Hawa, a 21-year-old woman, had been in labour for three days before she was finally referred to the hospital in Jowhar, 18 kilometres from her village, in Somalia. She was examined by medical staff and diagnosed with obstructed labour and foetal distress.
Much time was wasted in getting the consent of her relatives, and doctors performed a caesarean and a distressed baby boy was delivered, needing resuscitation. Fortunately, Hawa and her baby survived the entire ordeal, according to a report - Maternal Death: The Avoidable Crisis - released by Médecins Sans Frontières (MSF) or Doctors without Borders, on March 9.
Binta, 16, was brought to Jahun General Hospital in Nigeria after trying to deliver for two days at home. Her labour was obstructed, but doctors were able to do a vacuum delivery and Binta safely gave birth to her first child. "I was so tired from being in labour for so long that I couldn’t push anymore. If I had not been able to come to the hospital, I would have suffered and the end result would have been death for both me and my baby," Binta told MSF.
These are two instances of the ordeals women experience, particularly in developing countries, where they face the threat of maternal deaths which experts consider "preventable".
"About 15 per cent of all pregnancies worldwide will experience a life-threatening complication," Catrin Schulte-Hillen, a midwife who leads MSF's Sexual and Reproductive Health International Working Group - the organisation which provides emergency obstetric care in approximately 30 countries, including Somalia and Nigeria - told Al Jazeera.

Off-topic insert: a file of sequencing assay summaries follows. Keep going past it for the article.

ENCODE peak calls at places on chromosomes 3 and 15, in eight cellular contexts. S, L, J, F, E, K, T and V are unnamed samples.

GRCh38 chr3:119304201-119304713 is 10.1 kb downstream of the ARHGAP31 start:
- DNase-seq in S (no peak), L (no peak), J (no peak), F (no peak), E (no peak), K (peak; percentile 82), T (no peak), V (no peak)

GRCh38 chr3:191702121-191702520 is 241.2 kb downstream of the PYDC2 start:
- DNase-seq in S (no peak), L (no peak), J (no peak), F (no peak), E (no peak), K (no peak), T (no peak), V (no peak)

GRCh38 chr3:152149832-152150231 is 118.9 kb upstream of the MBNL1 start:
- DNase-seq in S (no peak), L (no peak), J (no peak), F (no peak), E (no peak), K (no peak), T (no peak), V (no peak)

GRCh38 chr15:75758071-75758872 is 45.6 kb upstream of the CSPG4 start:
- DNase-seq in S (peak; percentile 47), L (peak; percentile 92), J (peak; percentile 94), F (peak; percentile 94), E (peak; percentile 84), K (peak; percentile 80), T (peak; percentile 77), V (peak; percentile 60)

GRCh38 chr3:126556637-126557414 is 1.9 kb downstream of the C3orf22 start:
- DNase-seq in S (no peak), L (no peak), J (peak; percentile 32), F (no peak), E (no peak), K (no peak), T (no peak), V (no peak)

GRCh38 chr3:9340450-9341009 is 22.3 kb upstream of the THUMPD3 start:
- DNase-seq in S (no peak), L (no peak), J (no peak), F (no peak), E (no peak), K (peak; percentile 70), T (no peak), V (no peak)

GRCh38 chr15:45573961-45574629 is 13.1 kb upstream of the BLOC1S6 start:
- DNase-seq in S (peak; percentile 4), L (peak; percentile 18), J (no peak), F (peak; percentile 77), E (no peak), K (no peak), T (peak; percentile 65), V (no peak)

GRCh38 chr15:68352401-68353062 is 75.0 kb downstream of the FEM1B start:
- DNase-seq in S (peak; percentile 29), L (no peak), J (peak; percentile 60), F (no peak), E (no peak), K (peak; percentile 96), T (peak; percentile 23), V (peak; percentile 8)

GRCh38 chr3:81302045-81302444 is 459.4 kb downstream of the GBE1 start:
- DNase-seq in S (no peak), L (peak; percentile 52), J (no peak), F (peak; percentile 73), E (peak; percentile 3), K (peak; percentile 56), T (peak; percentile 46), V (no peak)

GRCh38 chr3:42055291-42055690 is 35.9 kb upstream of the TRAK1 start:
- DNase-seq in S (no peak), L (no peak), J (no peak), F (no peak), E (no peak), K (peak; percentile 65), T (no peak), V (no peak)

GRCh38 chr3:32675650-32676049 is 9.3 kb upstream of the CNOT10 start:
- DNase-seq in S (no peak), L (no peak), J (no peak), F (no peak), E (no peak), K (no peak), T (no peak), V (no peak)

While more than 340,000 women still die annually in childbirth - the situation is slowly improving. Since 1990, some countries in Asia and Northern Africa have more than halved maternal mortality (in 1990, it was 546,000, while in 2008, it was 358,000), according to WHO figures. There has also been progress in sub-Saharan Africa.
Unlike in the developed world where a woman's life time risk of dying during or following pregnancy is 1 in 4300, the risk of maternal death in developing countries is still high at 1 in 31.
Globally, the average annual percentage decline in the maternal death rate between 1990 and 2008 is only 2.3 per cent, according to The Millennium Development Goals Report 2010, released by the United Nations.
One of the United Nations' Millennium Development Goals (MDG5) is to reduce maternal mortality by 75 per cent between 1990 and 2015. If the situation continues at its current rate, the world will not meet the Millennium Goals.
"Ninety nine per cent of these deaths are preventable," Pamela W Barnes, President and CEO, of EngenderHealth, an advocacy group, told Al Jazeera. "Although there has been some progress in reducing maternal deaths over the past two decades, I believe there is so much more to be done. We know what the solutions are to prevent maternal death - in fact, some include simple and low-cost interventions, including family planning."
The problem, however, is not limited to developing countries. The report - Maternity Consumer Survey 2011 - released in New Zealand last week revealed that the quality of maternity care in New Zealand shows one in six mothers are dissatisfied with the overall care they receive during pregnancy.